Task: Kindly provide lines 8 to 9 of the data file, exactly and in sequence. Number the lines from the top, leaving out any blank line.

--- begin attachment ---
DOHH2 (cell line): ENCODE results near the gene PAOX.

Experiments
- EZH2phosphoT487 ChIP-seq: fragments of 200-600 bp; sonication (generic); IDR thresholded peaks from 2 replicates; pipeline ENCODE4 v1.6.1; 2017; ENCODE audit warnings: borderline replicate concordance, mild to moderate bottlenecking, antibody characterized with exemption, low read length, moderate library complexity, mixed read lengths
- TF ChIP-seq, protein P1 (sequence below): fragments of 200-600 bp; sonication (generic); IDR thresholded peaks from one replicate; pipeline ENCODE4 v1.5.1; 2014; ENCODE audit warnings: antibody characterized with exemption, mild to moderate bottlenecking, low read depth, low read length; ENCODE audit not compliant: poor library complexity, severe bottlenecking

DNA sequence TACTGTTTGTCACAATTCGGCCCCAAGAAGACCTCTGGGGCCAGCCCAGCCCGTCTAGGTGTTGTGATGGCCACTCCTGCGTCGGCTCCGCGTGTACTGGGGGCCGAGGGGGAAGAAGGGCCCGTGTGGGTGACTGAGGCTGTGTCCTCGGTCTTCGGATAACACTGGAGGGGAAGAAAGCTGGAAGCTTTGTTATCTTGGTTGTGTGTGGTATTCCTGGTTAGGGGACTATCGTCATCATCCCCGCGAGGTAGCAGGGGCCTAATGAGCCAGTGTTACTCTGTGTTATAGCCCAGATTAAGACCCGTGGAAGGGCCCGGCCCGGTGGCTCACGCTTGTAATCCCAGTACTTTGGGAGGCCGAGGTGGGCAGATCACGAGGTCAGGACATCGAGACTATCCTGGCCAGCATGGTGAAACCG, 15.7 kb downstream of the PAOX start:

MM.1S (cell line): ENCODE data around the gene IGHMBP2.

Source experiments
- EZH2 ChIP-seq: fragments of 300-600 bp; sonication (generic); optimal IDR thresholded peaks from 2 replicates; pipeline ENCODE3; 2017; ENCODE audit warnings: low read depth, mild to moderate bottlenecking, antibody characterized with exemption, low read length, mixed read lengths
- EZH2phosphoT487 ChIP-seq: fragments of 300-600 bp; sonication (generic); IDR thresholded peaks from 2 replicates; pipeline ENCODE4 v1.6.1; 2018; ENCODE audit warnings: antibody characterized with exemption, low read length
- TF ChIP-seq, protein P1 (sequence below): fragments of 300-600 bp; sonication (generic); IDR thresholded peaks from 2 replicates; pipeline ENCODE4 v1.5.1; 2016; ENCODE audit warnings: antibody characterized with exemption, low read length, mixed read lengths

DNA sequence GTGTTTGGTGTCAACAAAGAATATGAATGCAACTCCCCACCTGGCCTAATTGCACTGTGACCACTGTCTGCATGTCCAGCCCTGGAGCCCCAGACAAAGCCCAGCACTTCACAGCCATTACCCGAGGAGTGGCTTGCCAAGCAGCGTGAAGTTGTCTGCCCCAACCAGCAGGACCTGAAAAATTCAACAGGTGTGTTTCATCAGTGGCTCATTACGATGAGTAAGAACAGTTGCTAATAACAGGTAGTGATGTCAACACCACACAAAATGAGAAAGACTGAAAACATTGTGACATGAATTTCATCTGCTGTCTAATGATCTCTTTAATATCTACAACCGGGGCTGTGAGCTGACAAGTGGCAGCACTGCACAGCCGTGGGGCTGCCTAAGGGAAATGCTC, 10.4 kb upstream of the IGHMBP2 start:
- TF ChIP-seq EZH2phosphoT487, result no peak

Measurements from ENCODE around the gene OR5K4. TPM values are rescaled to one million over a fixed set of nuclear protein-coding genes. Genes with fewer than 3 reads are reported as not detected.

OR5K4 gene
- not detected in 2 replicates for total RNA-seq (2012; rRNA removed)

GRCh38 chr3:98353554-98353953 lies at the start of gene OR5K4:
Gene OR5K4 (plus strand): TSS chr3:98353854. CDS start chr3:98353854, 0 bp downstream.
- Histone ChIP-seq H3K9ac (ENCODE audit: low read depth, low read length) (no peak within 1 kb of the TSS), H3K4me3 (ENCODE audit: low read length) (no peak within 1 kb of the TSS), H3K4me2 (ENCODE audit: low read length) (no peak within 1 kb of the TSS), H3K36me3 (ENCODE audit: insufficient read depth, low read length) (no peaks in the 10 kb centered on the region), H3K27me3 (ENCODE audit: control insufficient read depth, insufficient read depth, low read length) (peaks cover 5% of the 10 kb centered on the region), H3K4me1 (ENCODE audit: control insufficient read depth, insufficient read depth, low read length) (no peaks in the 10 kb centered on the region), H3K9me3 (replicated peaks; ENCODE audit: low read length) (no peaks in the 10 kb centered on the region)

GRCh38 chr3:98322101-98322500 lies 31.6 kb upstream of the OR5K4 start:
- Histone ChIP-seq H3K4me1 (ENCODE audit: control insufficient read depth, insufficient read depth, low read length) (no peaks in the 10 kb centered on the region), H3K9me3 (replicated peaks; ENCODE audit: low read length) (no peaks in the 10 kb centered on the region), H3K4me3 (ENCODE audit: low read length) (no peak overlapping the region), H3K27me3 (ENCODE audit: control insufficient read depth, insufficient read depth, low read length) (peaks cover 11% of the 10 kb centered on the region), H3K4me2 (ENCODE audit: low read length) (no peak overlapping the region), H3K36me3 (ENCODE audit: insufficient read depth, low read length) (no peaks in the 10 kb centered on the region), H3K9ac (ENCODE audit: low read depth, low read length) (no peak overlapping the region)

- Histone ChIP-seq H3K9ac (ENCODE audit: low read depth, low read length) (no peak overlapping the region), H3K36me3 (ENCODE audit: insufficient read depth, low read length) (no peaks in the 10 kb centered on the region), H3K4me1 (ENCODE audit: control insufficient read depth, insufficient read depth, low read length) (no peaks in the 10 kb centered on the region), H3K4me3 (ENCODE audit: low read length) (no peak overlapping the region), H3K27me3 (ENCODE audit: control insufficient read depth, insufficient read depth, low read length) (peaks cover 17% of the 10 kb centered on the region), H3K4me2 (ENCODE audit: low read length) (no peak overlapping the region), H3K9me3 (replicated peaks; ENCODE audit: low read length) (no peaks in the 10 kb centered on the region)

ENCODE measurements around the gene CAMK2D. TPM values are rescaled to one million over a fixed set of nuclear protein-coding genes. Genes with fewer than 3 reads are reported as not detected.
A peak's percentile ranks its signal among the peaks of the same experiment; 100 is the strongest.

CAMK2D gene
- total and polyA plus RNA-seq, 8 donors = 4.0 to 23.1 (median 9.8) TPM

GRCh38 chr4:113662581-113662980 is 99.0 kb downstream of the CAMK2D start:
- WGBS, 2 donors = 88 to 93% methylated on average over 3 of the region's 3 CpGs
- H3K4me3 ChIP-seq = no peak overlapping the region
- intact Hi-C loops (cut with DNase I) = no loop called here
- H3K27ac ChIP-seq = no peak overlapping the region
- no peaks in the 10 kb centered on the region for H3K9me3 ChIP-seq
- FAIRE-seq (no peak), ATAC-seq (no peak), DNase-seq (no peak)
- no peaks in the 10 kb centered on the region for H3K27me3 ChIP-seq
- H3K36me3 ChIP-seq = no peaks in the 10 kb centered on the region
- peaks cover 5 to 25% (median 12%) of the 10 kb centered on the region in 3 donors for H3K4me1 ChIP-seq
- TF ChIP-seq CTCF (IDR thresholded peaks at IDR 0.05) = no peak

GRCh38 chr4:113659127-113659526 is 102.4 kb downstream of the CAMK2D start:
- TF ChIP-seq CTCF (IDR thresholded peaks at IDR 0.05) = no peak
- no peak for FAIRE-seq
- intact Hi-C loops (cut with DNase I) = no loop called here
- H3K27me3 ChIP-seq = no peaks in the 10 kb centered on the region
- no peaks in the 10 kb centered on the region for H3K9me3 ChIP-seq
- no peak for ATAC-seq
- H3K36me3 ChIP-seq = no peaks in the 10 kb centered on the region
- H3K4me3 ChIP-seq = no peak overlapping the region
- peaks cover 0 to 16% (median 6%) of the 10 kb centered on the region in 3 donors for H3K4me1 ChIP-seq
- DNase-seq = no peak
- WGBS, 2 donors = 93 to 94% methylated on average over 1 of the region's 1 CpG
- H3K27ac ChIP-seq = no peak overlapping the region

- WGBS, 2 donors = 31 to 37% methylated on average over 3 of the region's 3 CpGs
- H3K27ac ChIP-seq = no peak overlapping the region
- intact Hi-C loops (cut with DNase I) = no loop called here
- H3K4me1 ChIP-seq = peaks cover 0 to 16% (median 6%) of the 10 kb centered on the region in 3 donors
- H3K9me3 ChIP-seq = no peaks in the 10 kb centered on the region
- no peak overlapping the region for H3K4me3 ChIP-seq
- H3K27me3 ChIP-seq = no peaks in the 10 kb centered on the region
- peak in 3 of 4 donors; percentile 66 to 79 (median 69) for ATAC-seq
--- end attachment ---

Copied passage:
- EZH2 ChIP-seq: fragments of 300-600 bp; sonication (generic); optimal IDR thresholded peaks from 2 replicates; pipeline ENCODE3; 2017; ENCODE audit warnings: low read depth, mild to moderate bottlenecking, antibody characterized with exemption, low read length, mixed read lengths
- EZH2phosphoT487 ChIP-seq: fragments of 300-600 bp; sonication (generic); IDR thresholded peaks from 2 replicates; pipeline ENCODE4 v1.6.1; 2018; ENCODE audit warnings: antibody characterized with exemption, low read length